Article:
For more about this interesting and engaging SL entity, click the BOSL link below. The magazine contains even more arty news, so you may find yourself reading this article and beyond - I know I did!
BOSL Magazine, January 2013: Page 218
Article Author: Pindar Kanya
Photographer: Morgana Nagorski
My space suit, worn to protect me from the toxic air.
Dreams in Space (Imagination) is colourful, themed 3D Installation by Barry Richez. If you're into space travel, this destination will get your rockets firing! It contains lots to see and do.
When you arrive grab a free space suit to protect you from the nasty, toxic gases in the air. (Buy for L$0, rez the box, save the contents to inventory and wear each item.)
There's also a note card giver that outlines the story in a number of different languages.
Only a few humans have survived
The entrance to the pyramid, with one of the bio-domes in the distance.
Here's the gist of the story ... there's been a chemical disaster on Earth and, using a cargo spaceship, a few humans have managed to escape just in time. They are the sole survivors.
Settling in the galaxy Centaurus, the survivors eventually discover a pyramid back on planet Earth that still contains fresh water and air. Hope for their return to Earth is renewed!
After much experimentation, Professor Ama Avro (one of the survivors and an eminent scientist) has managed to recreate trees, flowers, vegetables and even animals in "biobulles" (bio-domes) on Earth's damaged surface.
Perhaps they can resettle the planet?
I read about New Synthetic Theatre on Ziki Questi's blog and just had to try it for myself. This theatre makes you one of the actors in a 10 to 15 minute production.
How does it work?
At the New Synthetic Theatre's arrival point, instructions were given to me in English via streaming sound (turn this on) and there were signs explaining how to set up my preferences (remove AO). In summary:
The production I saw was called 'Ninety Nine Percent'. I was expecting a fantasy story of some kind but it seemed to be a safety training tool for warehouse employees. Ironically, in real life, I'm an Instructional Designer (a fancy job title for someone who creates training programs for businesses), so I found it very interesting. My avi manoeuvred her way through a busy, animated warehouse. My task was to find as many safety hazards as I could. There were several - boxes fell from racks and I was run over by moving trolleys. I scored a point on my hud for each hazard I identified.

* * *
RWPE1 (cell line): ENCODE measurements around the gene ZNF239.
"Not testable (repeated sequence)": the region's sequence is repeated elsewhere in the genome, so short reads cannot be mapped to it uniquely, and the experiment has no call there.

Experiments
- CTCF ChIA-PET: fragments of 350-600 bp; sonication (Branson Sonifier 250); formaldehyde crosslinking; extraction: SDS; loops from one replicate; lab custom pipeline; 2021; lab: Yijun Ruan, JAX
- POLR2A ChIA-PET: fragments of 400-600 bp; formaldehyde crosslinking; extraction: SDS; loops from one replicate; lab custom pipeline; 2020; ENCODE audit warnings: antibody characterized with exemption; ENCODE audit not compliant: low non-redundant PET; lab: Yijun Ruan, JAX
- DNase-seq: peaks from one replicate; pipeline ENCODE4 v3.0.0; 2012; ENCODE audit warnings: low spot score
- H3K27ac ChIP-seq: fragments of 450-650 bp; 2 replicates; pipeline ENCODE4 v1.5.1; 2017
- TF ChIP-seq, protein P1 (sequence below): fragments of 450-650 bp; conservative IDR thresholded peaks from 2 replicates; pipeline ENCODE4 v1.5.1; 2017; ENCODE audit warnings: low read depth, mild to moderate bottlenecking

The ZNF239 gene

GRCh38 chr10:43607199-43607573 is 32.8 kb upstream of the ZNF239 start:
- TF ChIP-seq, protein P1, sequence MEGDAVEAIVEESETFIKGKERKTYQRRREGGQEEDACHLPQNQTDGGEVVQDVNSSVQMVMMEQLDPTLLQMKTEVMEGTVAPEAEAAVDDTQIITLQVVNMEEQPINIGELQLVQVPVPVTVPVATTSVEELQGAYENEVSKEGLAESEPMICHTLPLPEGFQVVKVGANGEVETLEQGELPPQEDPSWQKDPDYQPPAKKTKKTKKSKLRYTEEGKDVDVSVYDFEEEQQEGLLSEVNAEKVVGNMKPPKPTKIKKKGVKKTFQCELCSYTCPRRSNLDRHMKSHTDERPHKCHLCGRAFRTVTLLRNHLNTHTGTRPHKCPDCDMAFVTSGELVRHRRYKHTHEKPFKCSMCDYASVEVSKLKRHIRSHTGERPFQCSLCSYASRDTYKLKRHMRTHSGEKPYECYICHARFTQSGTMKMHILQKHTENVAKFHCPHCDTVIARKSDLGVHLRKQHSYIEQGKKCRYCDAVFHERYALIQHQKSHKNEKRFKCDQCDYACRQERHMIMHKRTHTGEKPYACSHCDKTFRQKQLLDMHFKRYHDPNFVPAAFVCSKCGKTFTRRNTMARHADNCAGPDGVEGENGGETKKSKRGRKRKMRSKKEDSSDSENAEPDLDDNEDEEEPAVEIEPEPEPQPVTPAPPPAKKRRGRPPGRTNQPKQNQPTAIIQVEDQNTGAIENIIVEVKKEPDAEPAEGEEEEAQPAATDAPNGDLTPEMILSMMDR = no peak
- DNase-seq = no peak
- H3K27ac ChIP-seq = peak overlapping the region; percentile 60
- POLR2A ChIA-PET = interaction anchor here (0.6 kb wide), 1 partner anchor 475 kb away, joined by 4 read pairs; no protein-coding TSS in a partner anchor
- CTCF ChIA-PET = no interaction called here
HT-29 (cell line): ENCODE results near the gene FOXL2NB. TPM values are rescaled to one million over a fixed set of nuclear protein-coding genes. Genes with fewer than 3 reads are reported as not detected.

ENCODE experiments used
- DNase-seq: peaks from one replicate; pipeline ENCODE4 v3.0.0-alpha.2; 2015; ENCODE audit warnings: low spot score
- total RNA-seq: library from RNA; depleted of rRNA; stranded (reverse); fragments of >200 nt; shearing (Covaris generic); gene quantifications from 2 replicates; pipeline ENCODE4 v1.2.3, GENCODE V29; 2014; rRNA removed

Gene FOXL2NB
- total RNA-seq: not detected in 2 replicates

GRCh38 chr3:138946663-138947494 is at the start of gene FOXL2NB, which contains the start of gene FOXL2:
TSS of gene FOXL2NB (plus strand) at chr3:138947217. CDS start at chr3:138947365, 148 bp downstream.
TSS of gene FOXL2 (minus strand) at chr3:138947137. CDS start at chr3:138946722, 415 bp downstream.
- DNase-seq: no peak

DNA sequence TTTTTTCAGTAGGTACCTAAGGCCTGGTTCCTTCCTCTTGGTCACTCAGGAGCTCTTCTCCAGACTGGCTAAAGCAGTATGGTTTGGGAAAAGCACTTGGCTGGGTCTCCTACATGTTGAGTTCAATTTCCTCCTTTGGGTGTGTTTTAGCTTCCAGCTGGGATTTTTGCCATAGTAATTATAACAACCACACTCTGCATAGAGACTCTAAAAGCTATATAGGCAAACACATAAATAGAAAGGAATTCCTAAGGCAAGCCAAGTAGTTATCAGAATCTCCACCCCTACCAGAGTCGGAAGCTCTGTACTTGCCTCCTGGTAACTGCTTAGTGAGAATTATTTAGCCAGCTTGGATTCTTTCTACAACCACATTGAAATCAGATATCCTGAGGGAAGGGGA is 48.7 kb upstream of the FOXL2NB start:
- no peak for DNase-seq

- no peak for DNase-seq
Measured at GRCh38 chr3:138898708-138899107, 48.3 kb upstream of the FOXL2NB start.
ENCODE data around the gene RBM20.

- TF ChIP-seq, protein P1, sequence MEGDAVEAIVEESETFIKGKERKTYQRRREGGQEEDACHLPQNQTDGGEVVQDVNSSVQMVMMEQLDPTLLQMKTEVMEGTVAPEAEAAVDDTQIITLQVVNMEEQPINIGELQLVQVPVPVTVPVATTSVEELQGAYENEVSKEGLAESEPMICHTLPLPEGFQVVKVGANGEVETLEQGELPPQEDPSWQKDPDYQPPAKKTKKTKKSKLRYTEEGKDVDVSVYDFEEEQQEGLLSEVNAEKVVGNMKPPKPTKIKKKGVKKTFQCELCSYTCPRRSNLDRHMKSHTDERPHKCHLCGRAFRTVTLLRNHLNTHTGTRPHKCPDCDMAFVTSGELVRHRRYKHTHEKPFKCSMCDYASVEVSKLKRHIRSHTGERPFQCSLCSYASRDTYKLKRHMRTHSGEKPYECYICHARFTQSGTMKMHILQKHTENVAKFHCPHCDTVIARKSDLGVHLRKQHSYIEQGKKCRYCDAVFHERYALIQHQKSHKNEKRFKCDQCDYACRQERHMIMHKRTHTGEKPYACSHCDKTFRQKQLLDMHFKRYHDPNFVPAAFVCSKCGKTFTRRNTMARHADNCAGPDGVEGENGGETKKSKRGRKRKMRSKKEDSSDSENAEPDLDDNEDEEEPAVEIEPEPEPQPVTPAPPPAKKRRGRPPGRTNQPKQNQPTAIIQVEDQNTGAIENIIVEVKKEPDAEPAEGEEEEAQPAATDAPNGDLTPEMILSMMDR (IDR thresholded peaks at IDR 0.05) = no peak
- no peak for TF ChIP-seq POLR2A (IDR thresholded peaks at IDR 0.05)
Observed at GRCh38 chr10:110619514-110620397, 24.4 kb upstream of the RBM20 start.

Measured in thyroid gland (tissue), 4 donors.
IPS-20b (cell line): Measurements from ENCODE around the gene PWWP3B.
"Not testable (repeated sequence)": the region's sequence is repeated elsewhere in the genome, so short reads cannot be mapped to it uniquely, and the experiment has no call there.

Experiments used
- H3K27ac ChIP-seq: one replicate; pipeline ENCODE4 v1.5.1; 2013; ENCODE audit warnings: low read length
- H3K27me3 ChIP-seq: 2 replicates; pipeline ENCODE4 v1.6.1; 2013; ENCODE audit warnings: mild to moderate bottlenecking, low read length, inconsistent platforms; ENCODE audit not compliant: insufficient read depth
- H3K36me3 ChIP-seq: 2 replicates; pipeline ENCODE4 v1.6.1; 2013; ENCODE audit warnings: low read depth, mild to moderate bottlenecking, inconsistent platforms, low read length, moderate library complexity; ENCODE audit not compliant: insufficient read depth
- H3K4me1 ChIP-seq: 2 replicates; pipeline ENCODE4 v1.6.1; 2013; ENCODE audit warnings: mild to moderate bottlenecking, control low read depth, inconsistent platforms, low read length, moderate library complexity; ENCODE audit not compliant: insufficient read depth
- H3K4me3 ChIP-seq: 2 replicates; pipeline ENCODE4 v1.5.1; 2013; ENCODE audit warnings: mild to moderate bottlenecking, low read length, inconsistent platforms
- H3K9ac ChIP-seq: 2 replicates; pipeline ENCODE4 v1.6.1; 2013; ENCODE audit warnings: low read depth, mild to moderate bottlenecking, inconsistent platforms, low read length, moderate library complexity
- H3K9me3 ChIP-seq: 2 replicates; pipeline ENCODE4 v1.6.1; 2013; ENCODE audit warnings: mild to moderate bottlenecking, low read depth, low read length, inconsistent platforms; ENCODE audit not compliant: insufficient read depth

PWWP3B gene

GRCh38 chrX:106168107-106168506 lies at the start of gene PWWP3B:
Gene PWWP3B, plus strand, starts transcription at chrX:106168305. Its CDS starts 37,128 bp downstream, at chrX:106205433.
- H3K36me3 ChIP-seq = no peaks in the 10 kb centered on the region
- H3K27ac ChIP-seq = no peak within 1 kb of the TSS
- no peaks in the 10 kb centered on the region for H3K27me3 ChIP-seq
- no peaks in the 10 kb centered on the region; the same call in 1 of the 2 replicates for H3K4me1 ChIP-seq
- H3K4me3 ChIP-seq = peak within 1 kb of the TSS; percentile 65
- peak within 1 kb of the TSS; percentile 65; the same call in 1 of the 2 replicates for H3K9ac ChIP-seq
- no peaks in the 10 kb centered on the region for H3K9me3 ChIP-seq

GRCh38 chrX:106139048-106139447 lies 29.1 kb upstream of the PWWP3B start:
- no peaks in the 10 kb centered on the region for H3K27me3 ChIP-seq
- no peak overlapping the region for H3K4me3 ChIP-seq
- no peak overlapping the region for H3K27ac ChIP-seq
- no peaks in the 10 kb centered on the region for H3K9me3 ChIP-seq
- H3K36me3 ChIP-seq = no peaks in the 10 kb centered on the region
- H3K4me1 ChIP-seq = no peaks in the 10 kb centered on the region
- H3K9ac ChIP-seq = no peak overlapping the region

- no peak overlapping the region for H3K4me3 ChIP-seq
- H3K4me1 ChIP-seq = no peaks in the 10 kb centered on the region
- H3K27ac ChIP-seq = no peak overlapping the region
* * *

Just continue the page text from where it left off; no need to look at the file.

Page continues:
It was interesting and cleverly done, but perhaps not everyone's cup of tea - especially if warehousing or logistics are not your 'thing'. I was the only ticket holder there at the time and can imagine it would be even more fun with others. Maybe you could go with a friend or two or three?
Ziki mentioned that she found the other production 'Jabba, Jabba, Jabba' more engaging. I didn't see this one but perhaps it's more along the lines of what I initially expected, meaning story-based. Regardless of the plot, this new style of theatre is a fun, immersive experience and well worth checking out.
Make your own!
The owners of New Synthetic Theatre also encourage you to create your own theatre production and are happy to offer those who are interested a degree of guidance and support.